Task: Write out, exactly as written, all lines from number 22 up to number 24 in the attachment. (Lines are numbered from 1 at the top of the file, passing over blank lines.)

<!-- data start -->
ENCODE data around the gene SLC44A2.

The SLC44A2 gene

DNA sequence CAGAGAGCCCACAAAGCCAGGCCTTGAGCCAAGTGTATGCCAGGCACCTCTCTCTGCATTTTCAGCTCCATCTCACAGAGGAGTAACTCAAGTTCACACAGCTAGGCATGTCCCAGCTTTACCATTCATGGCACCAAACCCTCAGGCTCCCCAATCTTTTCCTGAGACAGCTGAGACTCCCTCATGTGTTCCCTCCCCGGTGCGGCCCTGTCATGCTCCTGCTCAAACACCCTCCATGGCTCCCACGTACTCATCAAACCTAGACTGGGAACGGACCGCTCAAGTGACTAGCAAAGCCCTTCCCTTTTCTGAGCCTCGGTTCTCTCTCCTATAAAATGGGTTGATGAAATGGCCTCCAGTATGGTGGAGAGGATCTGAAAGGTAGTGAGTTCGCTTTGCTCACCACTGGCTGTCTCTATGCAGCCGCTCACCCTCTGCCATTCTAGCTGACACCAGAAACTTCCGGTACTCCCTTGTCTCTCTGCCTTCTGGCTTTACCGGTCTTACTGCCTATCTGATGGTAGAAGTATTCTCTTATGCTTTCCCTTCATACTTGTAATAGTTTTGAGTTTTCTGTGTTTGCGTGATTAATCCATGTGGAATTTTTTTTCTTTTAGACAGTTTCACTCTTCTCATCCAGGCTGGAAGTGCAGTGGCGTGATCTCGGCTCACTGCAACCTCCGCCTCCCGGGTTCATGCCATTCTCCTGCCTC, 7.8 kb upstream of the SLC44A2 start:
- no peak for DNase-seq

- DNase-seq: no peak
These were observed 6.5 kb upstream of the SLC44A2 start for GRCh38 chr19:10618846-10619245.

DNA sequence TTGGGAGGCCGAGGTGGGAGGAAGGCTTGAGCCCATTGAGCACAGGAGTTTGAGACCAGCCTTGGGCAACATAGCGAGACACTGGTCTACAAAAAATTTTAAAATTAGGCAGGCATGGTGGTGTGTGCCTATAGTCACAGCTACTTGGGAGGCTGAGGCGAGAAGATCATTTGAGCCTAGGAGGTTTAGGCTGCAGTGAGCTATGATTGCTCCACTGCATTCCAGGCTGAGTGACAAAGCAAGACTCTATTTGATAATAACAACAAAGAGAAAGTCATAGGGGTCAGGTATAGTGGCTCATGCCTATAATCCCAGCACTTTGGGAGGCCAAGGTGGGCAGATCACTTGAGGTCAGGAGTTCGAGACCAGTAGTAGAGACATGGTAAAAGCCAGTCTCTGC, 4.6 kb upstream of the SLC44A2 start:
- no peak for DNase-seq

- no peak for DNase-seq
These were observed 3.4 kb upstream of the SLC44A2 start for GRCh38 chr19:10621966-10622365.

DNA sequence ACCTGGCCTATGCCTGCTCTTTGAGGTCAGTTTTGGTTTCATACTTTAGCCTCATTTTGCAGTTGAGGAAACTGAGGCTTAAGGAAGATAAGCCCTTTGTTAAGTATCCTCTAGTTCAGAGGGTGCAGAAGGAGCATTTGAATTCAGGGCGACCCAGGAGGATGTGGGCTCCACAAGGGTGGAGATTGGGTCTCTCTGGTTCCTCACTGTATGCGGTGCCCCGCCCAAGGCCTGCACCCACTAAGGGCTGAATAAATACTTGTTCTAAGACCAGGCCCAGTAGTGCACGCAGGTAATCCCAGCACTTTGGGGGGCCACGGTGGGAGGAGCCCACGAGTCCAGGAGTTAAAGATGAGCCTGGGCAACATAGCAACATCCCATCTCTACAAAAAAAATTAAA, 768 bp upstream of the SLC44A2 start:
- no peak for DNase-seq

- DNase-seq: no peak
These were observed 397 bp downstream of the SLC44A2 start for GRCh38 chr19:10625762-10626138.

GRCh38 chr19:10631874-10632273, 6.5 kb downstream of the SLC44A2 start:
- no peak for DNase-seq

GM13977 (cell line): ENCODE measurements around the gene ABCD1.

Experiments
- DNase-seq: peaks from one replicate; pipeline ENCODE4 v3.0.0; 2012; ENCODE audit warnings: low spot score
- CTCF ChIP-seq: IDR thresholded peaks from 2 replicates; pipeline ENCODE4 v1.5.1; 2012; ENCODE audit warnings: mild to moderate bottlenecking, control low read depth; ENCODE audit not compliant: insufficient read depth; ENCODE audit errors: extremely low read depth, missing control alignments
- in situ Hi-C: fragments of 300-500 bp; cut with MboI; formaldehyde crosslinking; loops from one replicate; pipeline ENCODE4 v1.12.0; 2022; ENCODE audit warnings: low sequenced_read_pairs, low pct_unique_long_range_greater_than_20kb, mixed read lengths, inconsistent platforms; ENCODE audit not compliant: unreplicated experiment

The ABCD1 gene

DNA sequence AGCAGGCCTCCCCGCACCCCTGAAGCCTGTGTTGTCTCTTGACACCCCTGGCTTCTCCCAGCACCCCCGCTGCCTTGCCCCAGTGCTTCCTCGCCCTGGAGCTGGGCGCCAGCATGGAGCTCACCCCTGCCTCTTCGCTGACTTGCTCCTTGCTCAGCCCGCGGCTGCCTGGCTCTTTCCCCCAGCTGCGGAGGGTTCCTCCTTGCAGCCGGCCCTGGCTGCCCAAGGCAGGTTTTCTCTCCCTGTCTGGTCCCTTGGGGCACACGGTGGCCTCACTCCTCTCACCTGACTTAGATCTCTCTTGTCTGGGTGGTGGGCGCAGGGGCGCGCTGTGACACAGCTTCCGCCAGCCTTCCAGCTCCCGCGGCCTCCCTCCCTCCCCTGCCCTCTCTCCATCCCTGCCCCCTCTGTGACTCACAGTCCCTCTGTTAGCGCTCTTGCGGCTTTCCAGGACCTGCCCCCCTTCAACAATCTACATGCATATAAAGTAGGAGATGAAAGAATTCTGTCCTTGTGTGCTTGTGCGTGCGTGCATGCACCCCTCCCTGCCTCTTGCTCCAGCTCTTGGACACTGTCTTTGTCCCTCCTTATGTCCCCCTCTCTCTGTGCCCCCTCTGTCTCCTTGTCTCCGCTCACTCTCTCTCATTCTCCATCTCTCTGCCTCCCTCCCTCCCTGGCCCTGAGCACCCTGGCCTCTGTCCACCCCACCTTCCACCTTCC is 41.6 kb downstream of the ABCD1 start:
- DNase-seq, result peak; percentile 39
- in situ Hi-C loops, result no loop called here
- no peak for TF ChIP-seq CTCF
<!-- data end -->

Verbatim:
The ABCD1 gene

DNA sequence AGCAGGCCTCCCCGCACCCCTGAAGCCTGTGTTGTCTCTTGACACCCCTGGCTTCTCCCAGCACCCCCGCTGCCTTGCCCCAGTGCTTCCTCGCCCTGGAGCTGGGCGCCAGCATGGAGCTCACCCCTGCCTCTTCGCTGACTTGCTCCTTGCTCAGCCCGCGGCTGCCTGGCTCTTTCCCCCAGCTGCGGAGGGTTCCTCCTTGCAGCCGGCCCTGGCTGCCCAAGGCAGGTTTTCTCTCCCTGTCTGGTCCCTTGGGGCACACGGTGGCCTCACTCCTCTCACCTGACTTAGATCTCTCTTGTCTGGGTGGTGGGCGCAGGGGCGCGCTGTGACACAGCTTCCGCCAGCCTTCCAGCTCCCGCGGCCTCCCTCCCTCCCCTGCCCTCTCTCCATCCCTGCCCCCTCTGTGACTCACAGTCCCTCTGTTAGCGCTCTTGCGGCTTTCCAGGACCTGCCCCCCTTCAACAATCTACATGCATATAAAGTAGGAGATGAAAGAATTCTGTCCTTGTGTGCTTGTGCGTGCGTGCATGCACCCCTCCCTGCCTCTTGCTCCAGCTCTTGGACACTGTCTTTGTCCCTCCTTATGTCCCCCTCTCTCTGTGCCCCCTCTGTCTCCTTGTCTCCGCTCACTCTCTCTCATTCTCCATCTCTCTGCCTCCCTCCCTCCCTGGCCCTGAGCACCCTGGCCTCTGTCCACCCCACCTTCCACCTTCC is 41.6 kb downstream of the ABCD1 start:
- DNase-seq, result peak; percentile 39